In 2009, John Walton, professor of Old Testament at Wheaton College, challenged the evangelical world with the publication of his The Lost World of Genesis One. He argued that contrary to a traditional, literal reading of Genesis, essential clues to understanding the first chapter of Genesis were found in ancient Near Eastern literary and cultural contexts: “the key… is to be found in the literature from the rest of the ancient world” (p.10). Claiming that Genesis 1 was written in a way shaped by ancient Near Eastern temple inauguration, Walton argued that the text spoke of God ordaining functions for creation as his temple, rather than describing creation’s material origins. According to Walton, Genesis simply does not address material origins, aside from the first verse. This “long lost understanding” of the Genesis text, Walton argued, helpfully removed obstacles to a rapprochement between contemporary mainstream scientific interpretations of the past and the Christian faith.
In a 2012 Zygon article, Walton reflected that his interpretation of Genesis allowed an easy harmony with “evolutionary creationism” or theistic evolution, describing the “dust” and “rib” as “archetypal affirmations about the nature of humanity… the focus is on all womankind and mankind.” Around the same time, Walton embarked on a seven month global tour to promote his new hermeneutic, speaking at evangelical seminaries and colleges from New Zealand to the United States. Biologos paid the bill.
It is no surprise then, that in The Lost World of Adam and Eve (2015), Walton moves forward in the Genesis text, seeking a comprehensive application of this hermeneutic to the Genesis text narrating humanity’s creation. Like his previous volume, Walton arranges his chapters as “propositions,” most of which build on those prior. He also includes an excursus on Paul’s use of Adam by N.T. Wright.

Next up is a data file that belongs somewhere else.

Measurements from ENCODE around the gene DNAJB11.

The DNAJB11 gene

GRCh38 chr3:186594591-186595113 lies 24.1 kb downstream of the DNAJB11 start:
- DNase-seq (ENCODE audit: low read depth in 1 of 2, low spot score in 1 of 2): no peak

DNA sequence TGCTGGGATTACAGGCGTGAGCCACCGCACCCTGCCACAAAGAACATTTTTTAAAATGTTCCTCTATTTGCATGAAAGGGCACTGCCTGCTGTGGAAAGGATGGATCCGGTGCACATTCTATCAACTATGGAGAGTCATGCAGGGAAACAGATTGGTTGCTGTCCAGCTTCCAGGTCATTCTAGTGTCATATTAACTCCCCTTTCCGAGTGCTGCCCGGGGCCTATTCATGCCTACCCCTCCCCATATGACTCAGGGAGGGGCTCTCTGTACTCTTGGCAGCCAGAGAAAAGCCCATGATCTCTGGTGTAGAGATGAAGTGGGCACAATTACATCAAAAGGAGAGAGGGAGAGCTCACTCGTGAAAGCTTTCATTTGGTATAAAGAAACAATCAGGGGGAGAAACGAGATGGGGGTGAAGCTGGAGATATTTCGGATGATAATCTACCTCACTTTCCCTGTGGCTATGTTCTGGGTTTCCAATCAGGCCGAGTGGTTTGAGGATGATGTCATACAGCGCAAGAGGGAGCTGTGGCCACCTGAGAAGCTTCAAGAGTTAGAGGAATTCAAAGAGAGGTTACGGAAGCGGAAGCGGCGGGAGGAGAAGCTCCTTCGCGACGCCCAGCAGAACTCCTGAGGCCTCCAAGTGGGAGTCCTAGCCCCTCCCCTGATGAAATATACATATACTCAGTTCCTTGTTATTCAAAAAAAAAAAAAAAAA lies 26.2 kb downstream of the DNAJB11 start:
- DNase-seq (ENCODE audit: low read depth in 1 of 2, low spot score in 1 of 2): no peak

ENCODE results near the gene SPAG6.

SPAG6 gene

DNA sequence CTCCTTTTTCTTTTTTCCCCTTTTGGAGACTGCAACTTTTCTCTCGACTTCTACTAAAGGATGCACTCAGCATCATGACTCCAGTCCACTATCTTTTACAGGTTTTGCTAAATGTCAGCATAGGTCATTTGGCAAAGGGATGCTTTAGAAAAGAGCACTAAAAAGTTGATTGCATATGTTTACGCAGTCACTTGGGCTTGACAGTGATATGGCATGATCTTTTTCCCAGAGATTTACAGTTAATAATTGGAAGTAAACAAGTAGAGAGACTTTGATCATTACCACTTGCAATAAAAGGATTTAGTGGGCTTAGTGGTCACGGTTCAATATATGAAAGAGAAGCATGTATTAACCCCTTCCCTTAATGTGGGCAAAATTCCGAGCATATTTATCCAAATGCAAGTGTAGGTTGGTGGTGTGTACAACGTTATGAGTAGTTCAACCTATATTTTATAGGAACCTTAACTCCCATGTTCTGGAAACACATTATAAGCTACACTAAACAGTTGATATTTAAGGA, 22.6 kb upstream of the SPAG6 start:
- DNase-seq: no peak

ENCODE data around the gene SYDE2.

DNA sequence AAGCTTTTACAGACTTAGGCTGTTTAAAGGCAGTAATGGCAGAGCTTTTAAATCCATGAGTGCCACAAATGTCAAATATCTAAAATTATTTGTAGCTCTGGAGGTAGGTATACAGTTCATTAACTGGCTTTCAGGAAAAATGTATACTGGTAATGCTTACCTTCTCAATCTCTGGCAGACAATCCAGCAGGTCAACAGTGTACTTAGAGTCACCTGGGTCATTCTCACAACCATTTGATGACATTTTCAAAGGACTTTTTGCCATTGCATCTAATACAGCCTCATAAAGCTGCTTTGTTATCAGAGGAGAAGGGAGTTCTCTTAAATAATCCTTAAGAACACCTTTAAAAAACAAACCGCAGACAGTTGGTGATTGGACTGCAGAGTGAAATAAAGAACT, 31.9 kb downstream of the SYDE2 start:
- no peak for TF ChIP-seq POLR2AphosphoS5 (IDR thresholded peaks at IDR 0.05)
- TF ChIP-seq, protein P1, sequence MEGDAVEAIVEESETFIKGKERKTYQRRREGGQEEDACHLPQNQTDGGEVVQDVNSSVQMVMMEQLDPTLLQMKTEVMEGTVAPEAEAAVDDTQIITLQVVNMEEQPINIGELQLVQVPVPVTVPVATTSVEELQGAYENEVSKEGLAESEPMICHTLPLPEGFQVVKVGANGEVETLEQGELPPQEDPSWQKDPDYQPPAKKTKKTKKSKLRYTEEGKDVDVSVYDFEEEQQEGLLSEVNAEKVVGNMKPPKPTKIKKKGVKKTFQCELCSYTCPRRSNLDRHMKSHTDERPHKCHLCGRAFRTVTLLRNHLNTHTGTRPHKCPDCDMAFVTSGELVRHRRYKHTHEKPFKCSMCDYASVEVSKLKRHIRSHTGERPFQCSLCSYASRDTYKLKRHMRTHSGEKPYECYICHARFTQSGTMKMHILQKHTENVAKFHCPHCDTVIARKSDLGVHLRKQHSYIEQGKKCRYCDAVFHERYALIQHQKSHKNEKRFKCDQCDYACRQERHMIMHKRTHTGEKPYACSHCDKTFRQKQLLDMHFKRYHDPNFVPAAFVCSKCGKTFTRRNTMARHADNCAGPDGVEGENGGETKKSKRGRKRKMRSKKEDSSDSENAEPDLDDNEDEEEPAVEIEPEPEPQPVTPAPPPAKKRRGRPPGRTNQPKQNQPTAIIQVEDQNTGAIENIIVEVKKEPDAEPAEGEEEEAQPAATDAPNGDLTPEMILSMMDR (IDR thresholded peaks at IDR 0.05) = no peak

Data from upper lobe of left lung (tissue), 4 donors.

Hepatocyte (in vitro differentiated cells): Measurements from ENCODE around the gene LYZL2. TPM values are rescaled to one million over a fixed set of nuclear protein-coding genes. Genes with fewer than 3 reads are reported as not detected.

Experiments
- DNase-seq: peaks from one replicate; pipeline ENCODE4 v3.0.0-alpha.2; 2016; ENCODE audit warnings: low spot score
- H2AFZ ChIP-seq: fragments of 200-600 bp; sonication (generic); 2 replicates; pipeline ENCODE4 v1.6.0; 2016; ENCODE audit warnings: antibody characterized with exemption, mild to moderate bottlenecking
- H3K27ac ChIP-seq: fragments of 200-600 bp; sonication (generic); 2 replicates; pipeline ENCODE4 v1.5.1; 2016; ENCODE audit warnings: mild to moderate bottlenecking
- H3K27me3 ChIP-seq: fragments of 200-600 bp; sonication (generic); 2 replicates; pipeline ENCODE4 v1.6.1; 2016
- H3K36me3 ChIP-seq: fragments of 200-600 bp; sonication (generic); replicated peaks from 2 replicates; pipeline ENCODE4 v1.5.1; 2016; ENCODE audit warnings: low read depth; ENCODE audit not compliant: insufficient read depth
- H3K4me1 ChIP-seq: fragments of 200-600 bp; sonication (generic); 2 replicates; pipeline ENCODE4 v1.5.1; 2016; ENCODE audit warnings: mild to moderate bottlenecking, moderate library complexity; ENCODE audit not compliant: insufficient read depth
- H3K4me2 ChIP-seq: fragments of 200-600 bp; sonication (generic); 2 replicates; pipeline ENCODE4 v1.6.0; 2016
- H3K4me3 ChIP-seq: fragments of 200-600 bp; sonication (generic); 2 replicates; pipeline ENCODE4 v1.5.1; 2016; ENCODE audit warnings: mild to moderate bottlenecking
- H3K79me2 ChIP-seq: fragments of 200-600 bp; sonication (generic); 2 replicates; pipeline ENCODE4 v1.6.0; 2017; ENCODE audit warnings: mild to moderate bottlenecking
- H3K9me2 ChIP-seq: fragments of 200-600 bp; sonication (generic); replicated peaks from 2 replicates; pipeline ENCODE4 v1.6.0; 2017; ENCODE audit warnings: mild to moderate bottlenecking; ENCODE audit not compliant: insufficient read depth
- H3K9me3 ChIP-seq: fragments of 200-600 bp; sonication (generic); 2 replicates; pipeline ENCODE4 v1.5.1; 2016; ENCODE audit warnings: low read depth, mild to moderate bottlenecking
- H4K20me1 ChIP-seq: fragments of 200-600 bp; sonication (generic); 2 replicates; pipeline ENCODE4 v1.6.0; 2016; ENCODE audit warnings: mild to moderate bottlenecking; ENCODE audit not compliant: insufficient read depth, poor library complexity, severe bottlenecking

Walton is well aware that a key part of the battle of persuasion on Genesis and human origins in the evangelical world lies in creating theological and exegetical space for his hermeneutic. In his introduction he reassures the reader that he retains, “the broad spectrum of core theology” of Genesis:
[T]he authority of Scripture, God’s intimate and active role as Creator regardless of the mechanisms he used or the time he took, that material creation was ex nihilo, that we have all been created by God, and that there was a point in time when sin entered the world therefore necessitating salvation (pp.13-14)
It is worth pausing here to consider what Walton is offering us. Discerning readers will realize that this “core theology” of the early Genesis narrative is a substantial diminishment from that of traditional evangelical orthodoxy. In his broad spectrum of core theology, he actually offers us less from Genesis, not more. Walton tells us that his is a “Bible-first approach (in contrast to a science-first or even extra-biblical-first approach)” (p.14). At the same time, he notes that his impetus in writing lies in being “prompted by new information from the ancient world and new insights by modern science.”(p.14) This motivated his return to the biblical text, “to see whether there have been options that have been missed or truths that have become submerged under the frozen surface of traditional readings” (p.14)
Walton goes on to explain a key element for his “ice-breaking” approach to early Genesis: a view of divine accommodation in inspiration requiring extra-biblical contextualization for readers living in subsequent eras. “God has accommodated the communicator and immediate audience,” meaning that “when we read the Bible, we enter the context of that communication as low-context outsiders… we have to use research to fill in all the information that would not have been said by the prophet in his high-context communication to his audience. This is how we, as modern readers must interact with an ancient text” (p.16-17)